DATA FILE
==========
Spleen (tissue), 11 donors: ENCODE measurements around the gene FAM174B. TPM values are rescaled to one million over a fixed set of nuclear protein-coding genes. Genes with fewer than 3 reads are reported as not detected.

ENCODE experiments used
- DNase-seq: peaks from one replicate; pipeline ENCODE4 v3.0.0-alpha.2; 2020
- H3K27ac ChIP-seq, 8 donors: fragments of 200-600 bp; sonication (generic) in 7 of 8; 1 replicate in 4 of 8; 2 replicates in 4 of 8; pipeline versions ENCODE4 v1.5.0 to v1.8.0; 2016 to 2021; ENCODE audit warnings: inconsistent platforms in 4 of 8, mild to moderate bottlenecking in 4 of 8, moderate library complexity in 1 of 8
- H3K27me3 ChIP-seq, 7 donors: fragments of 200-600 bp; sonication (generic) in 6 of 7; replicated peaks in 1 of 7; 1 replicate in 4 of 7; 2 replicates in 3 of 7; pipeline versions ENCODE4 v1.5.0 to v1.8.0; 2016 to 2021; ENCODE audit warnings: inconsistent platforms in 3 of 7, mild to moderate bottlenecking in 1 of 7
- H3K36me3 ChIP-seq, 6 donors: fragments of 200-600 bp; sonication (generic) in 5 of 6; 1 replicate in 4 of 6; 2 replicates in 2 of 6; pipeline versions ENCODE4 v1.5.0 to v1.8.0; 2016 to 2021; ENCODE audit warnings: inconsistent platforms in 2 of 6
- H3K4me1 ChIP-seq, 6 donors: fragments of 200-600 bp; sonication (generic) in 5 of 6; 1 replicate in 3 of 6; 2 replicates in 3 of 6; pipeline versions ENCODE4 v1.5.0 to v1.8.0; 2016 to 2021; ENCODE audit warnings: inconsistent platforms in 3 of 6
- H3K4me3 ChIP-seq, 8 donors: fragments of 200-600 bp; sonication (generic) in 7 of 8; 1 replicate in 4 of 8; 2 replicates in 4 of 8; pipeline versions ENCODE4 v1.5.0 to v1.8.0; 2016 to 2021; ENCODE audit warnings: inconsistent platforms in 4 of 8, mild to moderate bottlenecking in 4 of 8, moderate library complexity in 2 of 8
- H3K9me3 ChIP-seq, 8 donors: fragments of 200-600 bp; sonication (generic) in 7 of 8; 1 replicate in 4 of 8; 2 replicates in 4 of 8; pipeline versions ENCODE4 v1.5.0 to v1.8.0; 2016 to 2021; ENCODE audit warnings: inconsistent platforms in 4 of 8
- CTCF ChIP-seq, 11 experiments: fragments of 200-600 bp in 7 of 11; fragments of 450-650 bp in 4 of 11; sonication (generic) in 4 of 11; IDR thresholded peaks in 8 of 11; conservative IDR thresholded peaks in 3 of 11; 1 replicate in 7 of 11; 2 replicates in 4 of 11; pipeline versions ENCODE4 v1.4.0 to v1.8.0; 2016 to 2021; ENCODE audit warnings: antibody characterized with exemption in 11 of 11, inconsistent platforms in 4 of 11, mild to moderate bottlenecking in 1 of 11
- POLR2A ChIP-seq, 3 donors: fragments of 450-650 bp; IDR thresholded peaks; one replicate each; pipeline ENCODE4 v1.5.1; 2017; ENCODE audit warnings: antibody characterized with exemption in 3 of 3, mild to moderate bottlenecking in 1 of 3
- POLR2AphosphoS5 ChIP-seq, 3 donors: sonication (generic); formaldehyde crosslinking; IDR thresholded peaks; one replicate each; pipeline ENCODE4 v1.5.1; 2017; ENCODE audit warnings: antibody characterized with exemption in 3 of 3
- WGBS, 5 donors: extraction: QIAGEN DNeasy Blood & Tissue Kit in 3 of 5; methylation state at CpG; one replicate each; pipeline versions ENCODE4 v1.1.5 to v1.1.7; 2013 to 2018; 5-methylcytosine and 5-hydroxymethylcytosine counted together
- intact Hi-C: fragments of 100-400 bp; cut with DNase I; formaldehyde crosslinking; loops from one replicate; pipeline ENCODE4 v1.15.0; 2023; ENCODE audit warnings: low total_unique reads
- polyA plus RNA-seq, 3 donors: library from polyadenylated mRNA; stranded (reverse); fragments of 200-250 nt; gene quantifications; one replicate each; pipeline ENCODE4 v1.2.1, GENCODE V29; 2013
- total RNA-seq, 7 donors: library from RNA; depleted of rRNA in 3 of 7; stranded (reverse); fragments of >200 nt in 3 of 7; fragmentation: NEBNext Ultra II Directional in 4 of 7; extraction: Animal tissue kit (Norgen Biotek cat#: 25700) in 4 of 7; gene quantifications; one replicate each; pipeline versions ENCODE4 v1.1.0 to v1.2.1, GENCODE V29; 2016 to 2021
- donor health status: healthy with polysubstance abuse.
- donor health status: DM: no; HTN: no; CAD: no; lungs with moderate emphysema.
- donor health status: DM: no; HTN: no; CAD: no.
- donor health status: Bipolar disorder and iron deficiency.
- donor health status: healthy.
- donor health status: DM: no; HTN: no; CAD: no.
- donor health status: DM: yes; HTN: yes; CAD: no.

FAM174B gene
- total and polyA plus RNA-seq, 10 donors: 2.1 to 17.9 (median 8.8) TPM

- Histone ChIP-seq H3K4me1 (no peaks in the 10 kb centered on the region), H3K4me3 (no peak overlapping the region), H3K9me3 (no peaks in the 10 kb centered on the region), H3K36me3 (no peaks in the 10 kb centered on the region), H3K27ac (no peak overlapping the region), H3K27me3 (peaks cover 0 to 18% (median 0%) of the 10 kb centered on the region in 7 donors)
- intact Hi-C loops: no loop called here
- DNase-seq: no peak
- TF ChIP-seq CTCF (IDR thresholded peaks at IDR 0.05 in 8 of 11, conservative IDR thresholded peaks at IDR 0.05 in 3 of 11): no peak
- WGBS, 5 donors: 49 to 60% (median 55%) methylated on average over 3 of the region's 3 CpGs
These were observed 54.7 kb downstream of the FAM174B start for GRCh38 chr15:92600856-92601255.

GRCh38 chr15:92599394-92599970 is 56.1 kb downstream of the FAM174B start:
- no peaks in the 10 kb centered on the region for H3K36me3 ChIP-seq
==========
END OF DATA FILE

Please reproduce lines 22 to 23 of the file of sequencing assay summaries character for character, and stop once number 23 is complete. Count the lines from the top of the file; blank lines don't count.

- donor health status: DM: no; HTN: no; CAD: no.
- donor health status: DM: yes; HTN: yes; CAD: no.